Split labor markets are a complex part of our global economy, but absolutely essential one. It is the way we can ensure that employers have access to the right talent they need while ensuring workers receive fair wages and working conditions.
But what role do employers play in split labor markets? This blog post will explore the various roles employers have in this type of market, from paying wages to providing benefits and more.
What Is A Split Labor Market?
A split labor market is an economic system where two distinct groups of workers are employed in different sectors of the economy, with one group receiving higher wages and better working conditions than the other. For example, in the U.S., low-wage jobs are typically found in service industries such as hospitality, retail, and food service, while higher-wage jobs are typically found in manufacturing and technology.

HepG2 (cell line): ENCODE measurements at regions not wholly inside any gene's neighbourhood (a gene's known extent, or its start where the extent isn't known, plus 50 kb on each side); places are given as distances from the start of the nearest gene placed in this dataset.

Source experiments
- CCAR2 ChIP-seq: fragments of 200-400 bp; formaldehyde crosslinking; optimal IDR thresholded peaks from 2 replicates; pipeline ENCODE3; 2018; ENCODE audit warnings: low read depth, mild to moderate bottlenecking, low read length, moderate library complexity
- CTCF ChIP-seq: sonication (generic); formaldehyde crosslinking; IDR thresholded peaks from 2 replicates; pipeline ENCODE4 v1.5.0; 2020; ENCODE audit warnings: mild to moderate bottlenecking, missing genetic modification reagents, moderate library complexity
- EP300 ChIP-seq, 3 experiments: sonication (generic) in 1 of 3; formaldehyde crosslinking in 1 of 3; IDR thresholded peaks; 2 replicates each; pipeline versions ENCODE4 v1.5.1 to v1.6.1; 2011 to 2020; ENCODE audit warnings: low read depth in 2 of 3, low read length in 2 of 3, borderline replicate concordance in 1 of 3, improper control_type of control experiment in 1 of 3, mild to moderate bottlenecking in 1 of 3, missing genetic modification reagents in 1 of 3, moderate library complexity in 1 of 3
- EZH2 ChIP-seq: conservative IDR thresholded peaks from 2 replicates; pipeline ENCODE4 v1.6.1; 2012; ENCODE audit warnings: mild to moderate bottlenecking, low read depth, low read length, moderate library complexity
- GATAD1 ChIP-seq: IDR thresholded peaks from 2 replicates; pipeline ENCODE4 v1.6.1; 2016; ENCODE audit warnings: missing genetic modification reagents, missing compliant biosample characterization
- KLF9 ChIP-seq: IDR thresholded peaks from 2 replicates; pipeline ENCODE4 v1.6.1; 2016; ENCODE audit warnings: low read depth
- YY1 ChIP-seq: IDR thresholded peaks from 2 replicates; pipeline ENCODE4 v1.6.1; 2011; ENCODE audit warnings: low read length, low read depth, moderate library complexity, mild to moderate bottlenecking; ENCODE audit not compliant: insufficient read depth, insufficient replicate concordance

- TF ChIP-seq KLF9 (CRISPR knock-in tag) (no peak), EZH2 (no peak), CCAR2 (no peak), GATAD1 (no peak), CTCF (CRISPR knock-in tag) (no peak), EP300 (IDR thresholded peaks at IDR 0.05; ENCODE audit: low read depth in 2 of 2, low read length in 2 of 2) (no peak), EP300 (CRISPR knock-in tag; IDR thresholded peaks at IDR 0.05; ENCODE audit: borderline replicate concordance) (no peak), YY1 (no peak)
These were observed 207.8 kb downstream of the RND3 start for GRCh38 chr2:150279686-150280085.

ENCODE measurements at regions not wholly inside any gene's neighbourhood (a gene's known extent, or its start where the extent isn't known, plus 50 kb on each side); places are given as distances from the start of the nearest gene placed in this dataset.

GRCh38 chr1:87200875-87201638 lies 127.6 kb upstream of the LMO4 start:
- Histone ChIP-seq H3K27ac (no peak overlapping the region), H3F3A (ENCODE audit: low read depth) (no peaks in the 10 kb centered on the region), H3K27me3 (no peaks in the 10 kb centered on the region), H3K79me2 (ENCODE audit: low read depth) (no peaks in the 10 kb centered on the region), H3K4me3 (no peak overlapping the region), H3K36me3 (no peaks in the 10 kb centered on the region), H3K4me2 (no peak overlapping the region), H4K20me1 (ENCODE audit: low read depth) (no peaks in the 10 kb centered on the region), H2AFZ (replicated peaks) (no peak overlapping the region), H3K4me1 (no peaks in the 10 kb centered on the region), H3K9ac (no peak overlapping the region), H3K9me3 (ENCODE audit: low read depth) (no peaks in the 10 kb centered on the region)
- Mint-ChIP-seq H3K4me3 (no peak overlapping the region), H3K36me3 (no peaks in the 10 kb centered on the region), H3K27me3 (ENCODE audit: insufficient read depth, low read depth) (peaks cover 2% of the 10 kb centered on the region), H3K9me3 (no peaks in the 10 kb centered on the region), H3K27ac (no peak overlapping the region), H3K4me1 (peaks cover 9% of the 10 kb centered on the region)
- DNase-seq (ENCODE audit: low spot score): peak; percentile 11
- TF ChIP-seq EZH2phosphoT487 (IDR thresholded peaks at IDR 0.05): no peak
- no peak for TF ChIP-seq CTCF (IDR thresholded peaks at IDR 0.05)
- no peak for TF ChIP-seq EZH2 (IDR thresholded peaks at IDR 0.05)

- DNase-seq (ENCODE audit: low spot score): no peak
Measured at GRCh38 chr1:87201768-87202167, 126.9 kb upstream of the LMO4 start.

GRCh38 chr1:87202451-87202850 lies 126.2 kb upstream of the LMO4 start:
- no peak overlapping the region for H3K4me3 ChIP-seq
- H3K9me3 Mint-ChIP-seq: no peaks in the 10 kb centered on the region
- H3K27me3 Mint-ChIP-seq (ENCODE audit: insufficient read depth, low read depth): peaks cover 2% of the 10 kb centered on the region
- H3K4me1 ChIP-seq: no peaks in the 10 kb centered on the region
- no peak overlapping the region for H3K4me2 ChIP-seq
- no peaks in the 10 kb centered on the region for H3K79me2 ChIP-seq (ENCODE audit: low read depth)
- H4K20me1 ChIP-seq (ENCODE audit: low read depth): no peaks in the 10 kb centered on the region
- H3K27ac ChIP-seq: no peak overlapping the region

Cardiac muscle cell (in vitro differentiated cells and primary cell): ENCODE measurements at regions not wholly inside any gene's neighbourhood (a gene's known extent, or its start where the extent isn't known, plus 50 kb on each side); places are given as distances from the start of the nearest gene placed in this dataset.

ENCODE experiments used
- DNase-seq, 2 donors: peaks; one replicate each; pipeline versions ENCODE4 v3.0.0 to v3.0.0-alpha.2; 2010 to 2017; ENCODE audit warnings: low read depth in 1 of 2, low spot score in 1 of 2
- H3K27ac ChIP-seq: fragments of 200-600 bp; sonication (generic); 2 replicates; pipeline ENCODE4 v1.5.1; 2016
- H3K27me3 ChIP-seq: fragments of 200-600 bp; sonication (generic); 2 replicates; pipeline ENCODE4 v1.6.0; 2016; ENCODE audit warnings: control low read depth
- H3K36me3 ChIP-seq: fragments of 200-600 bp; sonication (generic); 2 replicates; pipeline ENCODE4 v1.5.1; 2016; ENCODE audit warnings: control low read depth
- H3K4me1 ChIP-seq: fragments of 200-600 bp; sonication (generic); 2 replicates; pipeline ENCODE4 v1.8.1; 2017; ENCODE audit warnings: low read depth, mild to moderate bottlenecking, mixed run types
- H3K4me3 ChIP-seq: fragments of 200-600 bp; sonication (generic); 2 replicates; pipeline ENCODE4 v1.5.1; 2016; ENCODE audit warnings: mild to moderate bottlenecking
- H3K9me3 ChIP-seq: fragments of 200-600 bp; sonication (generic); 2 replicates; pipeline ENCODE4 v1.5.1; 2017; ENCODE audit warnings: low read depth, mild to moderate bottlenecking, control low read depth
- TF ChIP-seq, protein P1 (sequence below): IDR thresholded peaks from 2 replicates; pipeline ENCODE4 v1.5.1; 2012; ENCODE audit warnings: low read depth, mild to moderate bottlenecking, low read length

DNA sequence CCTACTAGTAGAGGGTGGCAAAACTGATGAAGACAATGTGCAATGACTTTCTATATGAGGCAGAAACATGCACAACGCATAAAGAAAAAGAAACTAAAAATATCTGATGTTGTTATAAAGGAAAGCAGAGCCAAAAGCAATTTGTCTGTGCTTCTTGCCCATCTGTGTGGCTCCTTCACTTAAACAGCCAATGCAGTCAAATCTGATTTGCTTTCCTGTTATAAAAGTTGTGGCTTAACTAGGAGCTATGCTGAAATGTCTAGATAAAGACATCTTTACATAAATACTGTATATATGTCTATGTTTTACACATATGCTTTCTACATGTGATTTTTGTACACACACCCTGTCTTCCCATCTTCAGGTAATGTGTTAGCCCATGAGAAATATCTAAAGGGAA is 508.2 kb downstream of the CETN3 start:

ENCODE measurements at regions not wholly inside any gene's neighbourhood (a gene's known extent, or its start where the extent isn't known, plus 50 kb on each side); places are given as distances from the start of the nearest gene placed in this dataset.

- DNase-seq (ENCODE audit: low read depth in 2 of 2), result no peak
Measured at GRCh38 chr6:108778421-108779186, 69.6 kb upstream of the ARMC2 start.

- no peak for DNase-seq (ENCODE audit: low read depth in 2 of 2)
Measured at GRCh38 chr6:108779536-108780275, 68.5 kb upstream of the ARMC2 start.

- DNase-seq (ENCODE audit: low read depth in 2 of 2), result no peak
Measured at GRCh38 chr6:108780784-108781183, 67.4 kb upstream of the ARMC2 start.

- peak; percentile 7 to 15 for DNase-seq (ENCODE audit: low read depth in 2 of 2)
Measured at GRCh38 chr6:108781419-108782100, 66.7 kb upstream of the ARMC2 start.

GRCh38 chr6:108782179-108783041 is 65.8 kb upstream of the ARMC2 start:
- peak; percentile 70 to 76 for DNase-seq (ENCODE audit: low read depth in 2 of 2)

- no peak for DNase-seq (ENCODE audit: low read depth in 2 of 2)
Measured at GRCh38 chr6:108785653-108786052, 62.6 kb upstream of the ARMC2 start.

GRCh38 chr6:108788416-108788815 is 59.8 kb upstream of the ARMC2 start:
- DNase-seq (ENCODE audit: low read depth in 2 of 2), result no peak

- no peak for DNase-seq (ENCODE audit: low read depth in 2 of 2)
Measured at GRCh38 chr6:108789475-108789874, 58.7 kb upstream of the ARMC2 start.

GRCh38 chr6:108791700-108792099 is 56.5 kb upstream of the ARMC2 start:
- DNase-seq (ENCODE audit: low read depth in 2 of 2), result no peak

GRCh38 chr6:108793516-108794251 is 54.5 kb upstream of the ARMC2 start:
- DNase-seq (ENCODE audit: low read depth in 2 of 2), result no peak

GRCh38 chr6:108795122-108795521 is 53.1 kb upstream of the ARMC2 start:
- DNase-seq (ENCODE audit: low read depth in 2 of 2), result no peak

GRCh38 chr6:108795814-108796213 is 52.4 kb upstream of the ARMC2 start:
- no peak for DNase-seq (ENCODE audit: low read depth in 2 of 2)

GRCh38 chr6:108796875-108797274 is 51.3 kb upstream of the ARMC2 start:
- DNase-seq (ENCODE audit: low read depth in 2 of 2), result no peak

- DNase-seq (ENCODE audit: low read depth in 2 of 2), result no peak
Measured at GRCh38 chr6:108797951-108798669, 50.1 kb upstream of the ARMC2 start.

Employers play a major role in maintaining and shaping split labor markets. Employers have the power to set wages, create job requirements, and determine working conditions for their employees. By paying higher wages to skilled workers and providing better working conditions, employers can attract more qualified and experienced workers. Conversely, by underpaying low-wage workers and providing subpar working conditions, employers can limit the number of qualified workers willing to take on low-wage jobs. What Is The Difference Between Primary And Secondary Labor Markets?